Land Use and Anti-Displacement Efforts
Community and Economic Development
Environmental Health and Justice
Systems that Restore and Heal
Healthy Youth Opportunities
Health Happens in Neighborhoods
The California Endowment seeks to foster the development of healthy neighborhoods in all 14 Building Healthy Communities sites. The Endowment envisions healthy neighborhoods as places where children, youth, and their families can walk, ride bikes, play together, and enjoy safe outdoor spaces that are pollution-free. In these neighborhoods, healthy foods are affordable and easily accessible. Young people are able to get to school, recreation centers, and job opportunities using safe and reliable public transportation. A range of good housing options are available and affordable, and residents are connected to vibrant local and regional economies. Vulnerable populations, including women and children, will live free of violence and abuse. Boys and men of color will be viewed as important assets to California families and neighborhoods.
The following are brief descriptions of each of the areas or domains that The California Endowment seeks to support through its grantmaking. The first six areas of focus aim to stimulate healthy neighborhood transformation.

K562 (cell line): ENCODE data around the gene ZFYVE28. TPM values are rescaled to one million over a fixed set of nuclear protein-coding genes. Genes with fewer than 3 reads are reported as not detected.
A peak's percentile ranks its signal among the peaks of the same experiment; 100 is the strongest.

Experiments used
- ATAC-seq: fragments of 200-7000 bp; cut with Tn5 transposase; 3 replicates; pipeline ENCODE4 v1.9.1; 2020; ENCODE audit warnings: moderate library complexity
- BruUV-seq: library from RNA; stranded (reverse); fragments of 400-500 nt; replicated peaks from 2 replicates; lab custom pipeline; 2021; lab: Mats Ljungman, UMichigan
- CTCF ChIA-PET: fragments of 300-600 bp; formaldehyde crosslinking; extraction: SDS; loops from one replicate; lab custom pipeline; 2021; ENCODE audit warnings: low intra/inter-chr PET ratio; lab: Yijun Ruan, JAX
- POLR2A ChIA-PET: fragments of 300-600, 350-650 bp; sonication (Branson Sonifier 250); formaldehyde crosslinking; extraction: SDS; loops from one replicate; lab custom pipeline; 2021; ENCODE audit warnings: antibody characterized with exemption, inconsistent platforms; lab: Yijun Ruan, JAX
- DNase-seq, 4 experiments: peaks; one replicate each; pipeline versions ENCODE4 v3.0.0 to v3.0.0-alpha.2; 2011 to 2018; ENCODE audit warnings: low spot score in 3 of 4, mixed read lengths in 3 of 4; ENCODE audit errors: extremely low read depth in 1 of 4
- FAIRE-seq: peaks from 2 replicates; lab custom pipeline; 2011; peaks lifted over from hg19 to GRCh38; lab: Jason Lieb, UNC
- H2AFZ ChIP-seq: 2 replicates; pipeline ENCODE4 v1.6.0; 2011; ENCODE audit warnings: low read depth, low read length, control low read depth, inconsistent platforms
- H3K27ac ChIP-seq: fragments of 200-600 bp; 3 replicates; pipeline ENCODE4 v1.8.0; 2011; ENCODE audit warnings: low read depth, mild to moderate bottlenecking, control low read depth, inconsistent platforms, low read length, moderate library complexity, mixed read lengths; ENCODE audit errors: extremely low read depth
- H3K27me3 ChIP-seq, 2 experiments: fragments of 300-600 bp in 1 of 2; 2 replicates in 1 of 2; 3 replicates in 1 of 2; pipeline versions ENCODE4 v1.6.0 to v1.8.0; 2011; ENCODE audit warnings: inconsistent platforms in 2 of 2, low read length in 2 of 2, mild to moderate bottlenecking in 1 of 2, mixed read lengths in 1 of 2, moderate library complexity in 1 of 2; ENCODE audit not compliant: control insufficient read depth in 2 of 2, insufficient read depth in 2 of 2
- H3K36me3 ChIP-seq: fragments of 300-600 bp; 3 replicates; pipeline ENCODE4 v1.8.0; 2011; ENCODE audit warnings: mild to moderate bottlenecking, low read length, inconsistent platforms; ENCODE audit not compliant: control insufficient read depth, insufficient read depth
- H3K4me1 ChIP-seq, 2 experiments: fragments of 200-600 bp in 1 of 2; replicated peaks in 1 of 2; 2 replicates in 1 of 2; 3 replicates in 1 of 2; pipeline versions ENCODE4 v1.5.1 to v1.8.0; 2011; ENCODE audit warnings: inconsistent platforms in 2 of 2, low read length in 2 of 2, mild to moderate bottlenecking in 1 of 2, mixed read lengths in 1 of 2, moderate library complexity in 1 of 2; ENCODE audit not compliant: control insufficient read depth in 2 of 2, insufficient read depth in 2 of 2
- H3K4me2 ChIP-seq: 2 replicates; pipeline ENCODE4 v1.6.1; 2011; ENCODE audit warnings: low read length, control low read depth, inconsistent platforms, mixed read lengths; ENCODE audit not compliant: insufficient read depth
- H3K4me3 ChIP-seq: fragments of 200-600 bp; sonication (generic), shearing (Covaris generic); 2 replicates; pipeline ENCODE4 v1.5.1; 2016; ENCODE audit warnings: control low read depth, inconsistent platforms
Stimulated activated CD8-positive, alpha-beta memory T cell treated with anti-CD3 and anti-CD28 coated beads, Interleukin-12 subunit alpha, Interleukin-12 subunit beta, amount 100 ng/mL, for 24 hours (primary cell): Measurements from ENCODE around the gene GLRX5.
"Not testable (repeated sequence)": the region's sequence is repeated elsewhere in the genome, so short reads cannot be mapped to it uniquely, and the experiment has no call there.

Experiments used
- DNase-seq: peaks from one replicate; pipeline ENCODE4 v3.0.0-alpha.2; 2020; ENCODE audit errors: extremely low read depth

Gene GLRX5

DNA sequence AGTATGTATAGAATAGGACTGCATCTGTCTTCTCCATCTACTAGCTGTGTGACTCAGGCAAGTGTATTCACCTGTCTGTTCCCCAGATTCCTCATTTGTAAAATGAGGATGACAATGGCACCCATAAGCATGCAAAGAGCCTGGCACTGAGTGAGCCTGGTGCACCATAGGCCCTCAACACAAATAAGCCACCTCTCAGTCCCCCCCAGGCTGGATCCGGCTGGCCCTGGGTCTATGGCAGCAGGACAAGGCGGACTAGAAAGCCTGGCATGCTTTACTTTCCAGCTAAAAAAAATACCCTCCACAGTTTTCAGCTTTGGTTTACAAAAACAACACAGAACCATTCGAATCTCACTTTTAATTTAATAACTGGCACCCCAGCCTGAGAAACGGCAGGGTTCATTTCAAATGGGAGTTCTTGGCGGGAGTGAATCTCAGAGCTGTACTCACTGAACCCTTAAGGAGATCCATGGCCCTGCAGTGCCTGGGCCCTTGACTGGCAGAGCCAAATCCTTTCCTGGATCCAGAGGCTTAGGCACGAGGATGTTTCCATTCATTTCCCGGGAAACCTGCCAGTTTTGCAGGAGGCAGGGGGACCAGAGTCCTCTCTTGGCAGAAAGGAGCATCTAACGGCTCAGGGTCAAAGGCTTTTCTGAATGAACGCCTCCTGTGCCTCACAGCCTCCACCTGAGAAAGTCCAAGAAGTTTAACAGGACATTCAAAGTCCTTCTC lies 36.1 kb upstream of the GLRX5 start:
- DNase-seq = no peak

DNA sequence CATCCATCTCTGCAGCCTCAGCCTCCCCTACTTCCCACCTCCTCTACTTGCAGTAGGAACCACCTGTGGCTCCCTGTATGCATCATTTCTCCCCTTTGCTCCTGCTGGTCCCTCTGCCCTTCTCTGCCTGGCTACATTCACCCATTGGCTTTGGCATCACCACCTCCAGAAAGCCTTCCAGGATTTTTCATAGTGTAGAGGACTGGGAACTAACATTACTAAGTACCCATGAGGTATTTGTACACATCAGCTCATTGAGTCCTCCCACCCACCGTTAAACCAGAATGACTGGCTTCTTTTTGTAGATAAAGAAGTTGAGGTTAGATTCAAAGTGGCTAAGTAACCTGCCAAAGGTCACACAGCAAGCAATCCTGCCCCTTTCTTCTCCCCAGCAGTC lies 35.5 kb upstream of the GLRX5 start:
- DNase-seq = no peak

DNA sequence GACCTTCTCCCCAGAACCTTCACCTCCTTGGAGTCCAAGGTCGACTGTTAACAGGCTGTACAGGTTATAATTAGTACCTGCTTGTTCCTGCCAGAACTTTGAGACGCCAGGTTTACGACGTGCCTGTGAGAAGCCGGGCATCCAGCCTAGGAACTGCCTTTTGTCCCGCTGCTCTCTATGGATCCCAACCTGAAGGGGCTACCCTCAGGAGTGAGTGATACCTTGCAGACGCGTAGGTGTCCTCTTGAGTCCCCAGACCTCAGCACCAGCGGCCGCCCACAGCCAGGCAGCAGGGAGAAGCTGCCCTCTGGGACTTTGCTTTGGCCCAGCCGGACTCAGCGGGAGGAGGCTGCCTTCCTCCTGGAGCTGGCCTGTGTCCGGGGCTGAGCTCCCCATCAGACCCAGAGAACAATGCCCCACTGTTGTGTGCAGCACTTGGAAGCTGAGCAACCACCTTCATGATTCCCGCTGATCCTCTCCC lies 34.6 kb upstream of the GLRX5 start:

- Food Environments and Food Systems: Urban agriculture, the FreshWorks loan fund, corner store conversions, and other policies that ensure fresh, nutritious foods, including fruits and vegetables, are within easy reach of every child and family.
- Land Use and Anti-Displacement Efforts: Health in All policies, shared-use facilities, Safe Routes to Schools, community-led planning, and other strategies that put residents at the center of land use decision making and promote physical activity, sustainability and access to services.
- Community and Economic Development: Community benefits agreements, workforce development, tenant protections, and other policies and strategies that support good health careers, stable housing, and access to affordable transportation.